Asian American war heroes deserve special admiration
In honor of Asian-Pacific American Heritage Month, I am highlighting two Asian American service members who served with honor, integrity and dedication without thought for their own safety. In most cases, Asian Americans were fighting for a country that treated them and their families as second-class citizens. A week after Pearl Harbor was bombed by Japan, Asian American families (especially Japanese Americans) were classified as 4-C undesirable aliens, ostracized and moved into internment camps for “their safety.”
During this time, many Asian Americans were separated from their families, lost their homes, jobs, businesses along with hope and their freedom. Despite this and the turbulent time, many were willing to enlist to protect a nation that offered racial slurs, physical or mental abuse and death threats.
Asian American war heroes deserve special admiration. Rather than letting that diminish their sense of duty, they saw the winning of honor and respect for ALL Asian Americans as the best reason to go into every fight. The Asian American war heroes featured here are representative of those who distinguished themselves with gallantry during World War II, the Korean War and the Vietnam War.
Capt. Daniel K. Inouye, U.S. Army:
In 1943, Inouye, who served as a medical volunteer during the Japanese attack on Pearl Harbor in 1941, joined the Army after the service dropped its enlistment ban on Japanese Americans.
He volunteered to be part of an army unit made up of second-generation Japanese Americans called the all-Nisei 442nd Regimental Combat Team. In 1944, Sgt. Inouye was promoted to 2nd lieutenant for his heroism during a two-week battle in France. During the battle, an enemy bullet struck him in the chest directly above his heart, but the bullet was stopped by the two silver dollars he had stacked in his shirt pocket. He kept those silver dollars as good luck.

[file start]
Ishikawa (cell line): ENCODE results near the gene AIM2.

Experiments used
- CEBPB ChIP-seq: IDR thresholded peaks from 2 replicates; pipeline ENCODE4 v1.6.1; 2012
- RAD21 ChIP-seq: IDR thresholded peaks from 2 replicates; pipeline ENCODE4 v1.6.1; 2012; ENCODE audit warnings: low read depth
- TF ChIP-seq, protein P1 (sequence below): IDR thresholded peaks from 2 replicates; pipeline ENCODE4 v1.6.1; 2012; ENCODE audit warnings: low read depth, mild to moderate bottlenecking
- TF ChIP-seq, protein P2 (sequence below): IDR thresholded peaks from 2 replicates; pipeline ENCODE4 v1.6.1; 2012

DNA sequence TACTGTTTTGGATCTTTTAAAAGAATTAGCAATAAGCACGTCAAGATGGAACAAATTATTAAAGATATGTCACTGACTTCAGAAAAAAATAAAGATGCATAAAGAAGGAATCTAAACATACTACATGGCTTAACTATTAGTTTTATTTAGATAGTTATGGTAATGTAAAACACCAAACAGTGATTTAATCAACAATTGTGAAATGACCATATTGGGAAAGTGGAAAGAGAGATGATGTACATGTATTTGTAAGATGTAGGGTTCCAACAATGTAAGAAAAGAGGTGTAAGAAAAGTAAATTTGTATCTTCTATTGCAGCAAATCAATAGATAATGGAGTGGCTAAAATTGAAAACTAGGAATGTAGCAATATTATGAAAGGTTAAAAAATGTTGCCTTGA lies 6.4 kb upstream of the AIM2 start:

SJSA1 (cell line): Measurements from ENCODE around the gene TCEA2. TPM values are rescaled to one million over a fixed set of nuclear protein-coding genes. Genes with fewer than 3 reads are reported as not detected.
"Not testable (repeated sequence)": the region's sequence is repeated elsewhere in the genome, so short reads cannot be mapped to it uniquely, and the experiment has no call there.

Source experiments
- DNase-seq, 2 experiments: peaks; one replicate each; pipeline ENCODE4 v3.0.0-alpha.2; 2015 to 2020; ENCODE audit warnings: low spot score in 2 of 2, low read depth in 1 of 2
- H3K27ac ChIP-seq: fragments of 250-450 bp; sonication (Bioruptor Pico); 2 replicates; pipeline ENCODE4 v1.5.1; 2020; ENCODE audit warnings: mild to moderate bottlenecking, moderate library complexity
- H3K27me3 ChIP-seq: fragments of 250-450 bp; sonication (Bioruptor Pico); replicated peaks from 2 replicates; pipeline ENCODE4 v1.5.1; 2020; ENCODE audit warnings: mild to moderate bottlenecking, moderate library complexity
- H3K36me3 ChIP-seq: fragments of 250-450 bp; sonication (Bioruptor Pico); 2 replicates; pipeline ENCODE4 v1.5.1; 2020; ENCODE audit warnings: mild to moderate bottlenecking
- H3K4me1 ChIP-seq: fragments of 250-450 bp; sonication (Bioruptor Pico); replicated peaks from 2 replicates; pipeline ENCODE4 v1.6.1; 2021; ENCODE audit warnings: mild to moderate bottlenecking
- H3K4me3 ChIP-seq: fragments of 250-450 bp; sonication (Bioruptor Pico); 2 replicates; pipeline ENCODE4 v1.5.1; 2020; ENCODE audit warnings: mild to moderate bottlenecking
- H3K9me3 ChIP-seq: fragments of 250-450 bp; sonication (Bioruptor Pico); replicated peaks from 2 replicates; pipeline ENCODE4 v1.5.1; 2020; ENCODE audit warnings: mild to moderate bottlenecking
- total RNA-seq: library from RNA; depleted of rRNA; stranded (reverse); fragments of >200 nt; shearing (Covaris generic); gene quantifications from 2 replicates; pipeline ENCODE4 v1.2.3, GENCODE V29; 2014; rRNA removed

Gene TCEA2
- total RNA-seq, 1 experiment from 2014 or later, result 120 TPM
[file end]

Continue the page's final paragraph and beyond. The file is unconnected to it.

On April 21, 1945, Inouye led his platoon in an attack on a ridge near San Terenze, Italy. The ridge served as a strongpoint along the strip of German fortifications known as the Gothic Line. Three well-sheltered machine-gun nests defended the approach with crossfire.
Inouye crawled up the slope to within five yards of one nest and destroyed it with two grenades. He then rose to attack a second nest. He was hit by sniper fire but continued his assault on the remaining nest until his right arm was shattered by a grenade blast. He refused evacuation and continued directing his men until the ridge was secured. His arm was amputated in field hospital.
Inouye was initially awarded the Distinguished Service Cross for his bravery during this battle. It was later upgraded to the Medal of Honor by President Bill Clinton.
Inouye spent 20 months in an Army hospital in Battle Creek, Michigan. He was discharged honorably as captain in 1947 and went on to attend the University of Hawaii, later earning a law degree from George Washington University. After serving as a deputy DA for the city of Honolulu, he was elected to the Hawaii Territorial House of Representatives in 1954. He was elected to the U.S. Senate in 1962 where he stayed until his death on Dec. 17, 2012.
Rear Admiral Gordon P. Chung-Hoon, U.S. Navy:
He was honored for conspicuous gallantry and extraordinary heroism as commander of the USS Sigsbee during two battles in the spring of 1945. During this time, the Sigsbee helped shoot down 20 Japanese fighters while screening a carrier strike force off Kyushu, Japan. In April 1945, the Sigsbee suffered a crippling kamikaze strike off Okinawa. The destroyer’s port engine and steering control were disabled. Rather than order an evacuation, Chung-Hoon rallied his men to maintain highly effective anti-aircraft fire while performing repairs to enable the ship to limp to port.
At the time of the Japanese attack on Pearl Harbor, Chung-Hoon was part of USS Arizona crew. Chung-Hoon commanded the Sigsbee from May 1944 to October 1945. He retired from the Navy in 1959 and was appointed by Hawaii’s first-elected governor to serve as director of the State Department of Agriculture. He died in July 1979. An Aegis guided-missile destroyer named in Chung-Hoon’s honor was commissioned on Jan. 11, 2003.
It was an honor researching Asian American service members and the dedication and honor they brought and continue to bring to our military community and families. I thank you all for your sacrifices.
Blessings from my family to yours,